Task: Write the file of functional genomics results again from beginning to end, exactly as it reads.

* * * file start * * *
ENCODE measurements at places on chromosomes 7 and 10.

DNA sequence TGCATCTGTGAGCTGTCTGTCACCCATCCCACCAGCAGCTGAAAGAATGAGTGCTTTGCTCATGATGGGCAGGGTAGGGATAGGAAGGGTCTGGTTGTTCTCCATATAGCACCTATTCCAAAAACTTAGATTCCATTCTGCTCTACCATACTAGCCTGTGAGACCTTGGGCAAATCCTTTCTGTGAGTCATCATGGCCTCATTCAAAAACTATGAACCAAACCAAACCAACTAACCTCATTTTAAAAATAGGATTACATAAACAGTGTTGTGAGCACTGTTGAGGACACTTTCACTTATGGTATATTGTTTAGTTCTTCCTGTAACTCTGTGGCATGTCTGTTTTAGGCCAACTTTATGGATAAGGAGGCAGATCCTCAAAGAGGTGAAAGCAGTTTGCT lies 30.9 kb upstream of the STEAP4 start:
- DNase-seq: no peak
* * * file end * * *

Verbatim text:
ENCODE measurements at places on chromosomes 7 and 10.

DNA sequence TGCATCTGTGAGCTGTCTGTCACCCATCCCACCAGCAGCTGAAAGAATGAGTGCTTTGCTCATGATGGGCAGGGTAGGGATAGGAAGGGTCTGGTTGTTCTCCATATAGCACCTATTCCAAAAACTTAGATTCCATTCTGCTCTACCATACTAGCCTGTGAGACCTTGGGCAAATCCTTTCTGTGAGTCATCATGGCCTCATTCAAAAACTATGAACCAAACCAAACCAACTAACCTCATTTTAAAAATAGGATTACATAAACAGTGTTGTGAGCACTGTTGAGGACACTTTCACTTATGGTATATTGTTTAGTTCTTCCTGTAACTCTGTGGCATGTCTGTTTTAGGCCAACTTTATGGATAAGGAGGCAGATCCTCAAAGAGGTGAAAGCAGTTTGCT lies 30.9 kb upstream of the STEAP4 start:
- DNase-seq: no peak